Capital Markets Corporate

November 23, 2018

Our Weekly Newsletter


Across Instinctif Partners’ Financial Services team, we are always keeping an eye on the key developments taking place across the sector to evaluate their impact on the many businesses we work with. Here we share our picks of the week’s most interesting news, and our expert views.

The Robo Regulator

Reminiscent of sci-fi action thriller The Minority Report, the Financial Conduct Authority (FCA) has announced plans to use Artificial Intelligence (AI) to spot and stop rule breakers before they have a chance to act. AI is set to play a role in addressing “the challenge of the very small number of firms who, deliberately or not, cause issues and have a disproportionate impact on trust in the market, creating costs for the industry and for consumers.” (From Professional Adviser, 19 November 2018)

What Are They Compensating For?

Advisers may owe compensation to pension holders who lost money if their adviser didn’t act quickly enough on a pension transfer they requested. This comes as the Financial Ombudsman Service (FOS) awarded £50,000 to a saver who saw his final salary pension drop while he was waiting for a response from his IFA. Could this set a precedent for tardy advisers who cause their clients to miss out? (From The Daily Telegraph, 14 November 2018)

Even House Prices Can’t Rise Forever

Recent decades have been a period of seemingly unstoppable growth for UK property prices, but it may be a stretch too far to assume this will continue indefinitely. The house price growth phenomenon is largely linked to the ‘baby boomer’ generation buying their first homes from the late 1950s. However, population growth peaked in 1968, and the legislative environment that supported property investors in the UK is slowly turning with the tide. (From the Financial Times, 17 November 2018)

Cooking Up Something Cryptic

The meteoric rise of Bitcoin last December would have you believe that cryptocurrency was ‘the next big thing’. However, a lack of regulation and concerns of an overheated crypto-market have dissuaded big institutions from hiring a raft of digital currency specialists in favour of more traditional professionals. The proof is in a report out this week that says that the world’s top ten banks employ nearly twice as many chefs as cryptocurrency experts. (From Financial News, 19 November 2018)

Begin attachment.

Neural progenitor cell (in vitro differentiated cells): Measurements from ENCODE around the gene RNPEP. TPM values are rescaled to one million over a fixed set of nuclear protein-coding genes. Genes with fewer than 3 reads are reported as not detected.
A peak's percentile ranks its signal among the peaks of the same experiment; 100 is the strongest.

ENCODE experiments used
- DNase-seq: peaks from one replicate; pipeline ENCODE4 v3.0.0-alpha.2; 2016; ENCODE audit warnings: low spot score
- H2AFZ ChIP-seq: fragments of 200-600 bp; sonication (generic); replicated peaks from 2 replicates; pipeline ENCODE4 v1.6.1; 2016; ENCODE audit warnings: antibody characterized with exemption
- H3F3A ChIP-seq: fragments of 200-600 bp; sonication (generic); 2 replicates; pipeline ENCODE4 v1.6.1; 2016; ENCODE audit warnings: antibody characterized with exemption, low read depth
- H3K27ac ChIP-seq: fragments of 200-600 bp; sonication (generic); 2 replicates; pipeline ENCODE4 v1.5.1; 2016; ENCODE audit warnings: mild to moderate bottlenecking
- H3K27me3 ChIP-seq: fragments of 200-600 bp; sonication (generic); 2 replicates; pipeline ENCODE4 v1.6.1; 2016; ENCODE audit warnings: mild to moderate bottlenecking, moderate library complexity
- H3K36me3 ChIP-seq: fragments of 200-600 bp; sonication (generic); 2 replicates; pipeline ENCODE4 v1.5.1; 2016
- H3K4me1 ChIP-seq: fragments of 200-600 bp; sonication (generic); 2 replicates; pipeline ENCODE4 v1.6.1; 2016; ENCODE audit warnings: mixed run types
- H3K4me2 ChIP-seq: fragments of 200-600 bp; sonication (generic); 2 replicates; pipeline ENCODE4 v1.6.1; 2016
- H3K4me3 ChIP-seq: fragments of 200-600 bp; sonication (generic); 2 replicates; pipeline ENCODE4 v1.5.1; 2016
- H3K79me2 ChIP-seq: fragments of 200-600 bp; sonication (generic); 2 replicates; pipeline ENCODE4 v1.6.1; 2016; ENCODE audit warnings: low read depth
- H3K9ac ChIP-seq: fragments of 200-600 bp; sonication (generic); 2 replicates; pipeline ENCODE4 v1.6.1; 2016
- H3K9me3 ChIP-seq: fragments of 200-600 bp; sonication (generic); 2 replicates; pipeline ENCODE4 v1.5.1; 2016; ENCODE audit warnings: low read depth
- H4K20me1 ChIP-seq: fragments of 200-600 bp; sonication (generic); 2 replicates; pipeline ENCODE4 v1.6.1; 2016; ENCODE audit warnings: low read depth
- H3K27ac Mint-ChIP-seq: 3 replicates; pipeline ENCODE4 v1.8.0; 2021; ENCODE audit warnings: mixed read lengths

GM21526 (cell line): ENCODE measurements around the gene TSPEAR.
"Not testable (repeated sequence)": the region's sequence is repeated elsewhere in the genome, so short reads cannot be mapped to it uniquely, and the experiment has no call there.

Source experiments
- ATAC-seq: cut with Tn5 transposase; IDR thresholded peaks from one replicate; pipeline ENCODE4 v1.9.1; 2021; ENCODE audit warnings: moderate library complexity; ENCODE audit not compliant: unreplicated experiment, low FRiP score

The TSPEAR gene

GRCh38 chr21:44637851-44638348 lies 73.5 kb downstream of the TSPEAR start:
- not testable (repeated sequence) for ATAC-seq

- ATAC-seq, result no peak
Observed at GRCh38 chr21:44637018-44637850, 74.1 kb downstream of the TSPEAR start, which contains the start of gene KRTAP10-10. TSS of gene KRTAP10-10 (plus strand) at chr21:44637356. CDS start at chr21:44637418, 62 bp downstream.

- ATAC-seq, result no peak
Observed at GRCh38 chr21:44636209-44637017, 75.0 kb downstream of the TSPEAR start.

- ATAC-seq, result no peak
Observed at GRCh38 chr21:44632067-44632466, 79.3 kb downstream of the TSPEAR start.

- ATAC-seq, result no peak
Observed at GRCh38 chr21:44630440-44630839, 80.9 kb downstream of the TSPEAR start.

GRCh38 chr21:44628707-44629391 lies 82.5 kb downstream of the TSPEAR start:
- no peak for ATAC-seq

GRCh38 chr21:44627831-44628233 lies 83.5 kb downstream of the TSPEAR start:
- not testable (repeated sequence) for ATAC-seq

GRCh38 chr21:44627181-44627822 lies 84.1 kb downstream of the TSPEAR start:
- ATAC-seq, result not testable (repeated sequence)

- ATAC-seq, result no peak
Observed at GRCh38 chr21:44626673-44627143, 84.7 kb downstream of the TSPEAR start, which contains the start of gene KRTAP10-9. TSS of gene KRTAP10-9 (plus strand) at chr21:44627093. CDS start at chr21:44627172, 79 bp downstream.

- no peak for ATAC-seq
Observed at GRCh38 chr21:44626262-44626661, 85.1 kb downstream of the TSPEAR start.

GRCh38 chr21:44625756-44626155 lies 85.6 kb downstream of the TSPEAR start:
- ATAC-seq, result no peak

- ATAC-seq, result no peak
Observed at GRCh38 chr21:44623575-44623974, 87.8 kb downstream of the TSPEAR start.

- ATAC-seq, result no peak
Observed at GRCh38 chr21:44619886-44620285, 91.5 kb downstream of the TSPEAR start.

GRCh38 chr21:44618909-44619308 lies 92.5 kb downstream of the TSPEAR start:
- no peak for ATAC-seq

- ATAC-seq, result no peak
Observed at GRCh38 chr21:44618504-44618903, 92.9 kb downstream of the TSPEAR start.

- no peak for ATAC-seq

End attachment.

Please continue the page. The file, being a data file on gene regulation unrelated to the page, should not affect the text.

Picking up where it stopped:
Bad Financial Advice Scores An Own Goal

The merits of financial advice does not pay off for everybody, and for many professional footballers in particular, it may have had devastating consequences. Danny Murphy, ex-Premier League star and Match of the Day pundit, is leading the charge against unscrupulous financial advisers who offered support to young footballers on how to handle their money. Murphy says the advisers “abused their trust”, and blamed the Professional Footballers’ Association (PFA) for allowing the “brainwashing” of young millionaire footballers that have led many to bankruptcy in later life. (From FT Adviser, 20 November 2018)

The Evolution And Challenges Around Sustainable Investment Products

A couple of years ago, the term ‘green bond’ was something few would have heard of. Fast forward to today and this is now a rapidly growing sector, and one that comes with its own set of challenges.

The Head of Investor Relations and New Products at the World Bank recently highlighted just how new this phenomenon is.  A decade ago, a group of Swedish pension funds approached the World Bank to design the world’s first green bond – a product that has since raised billions.

With green bonds leading the way in helping investors to meet social and environmental aims, many other variations are now being developed. The Seychelles recently launched the world’s first blue bond which has already raised $15 million. This particular bond will finance ocean-based projects, to expand the country’s marine protected areas and boost its fisheries sector.

These developments have also wider implications, particularly for young people and how they engage with and invest their money. Millennials are far more engaged with their finances than many assume and they are also much more passionate about where their money goes.

Therefore, it will be important for companies launching these types of products to effectively communicate their differentiators to prospective investors. Recent news that sales of green bonds fell 18% year-on-year in the third quarter of 2018, signals that more work still needs to be done to raise the profile of this new market.

In addition, the ongoing debate between passive and active investing has moved further up the agenda with some questioning the extent to which passive investing can respond to clients’ aims when opting for Environmental, Social and Corporate Governance and other socially responsible types of investments. Developments such as Nutmeg launching a 10-strong socially responsible managed portfolio range will be one to watch.

As this is still a very new area to investing, greater transparency will also be needed to evaluate the impacts achieved. This will give confidence to investors and future investors who want to contribute towards a more sustainable future.Creds Button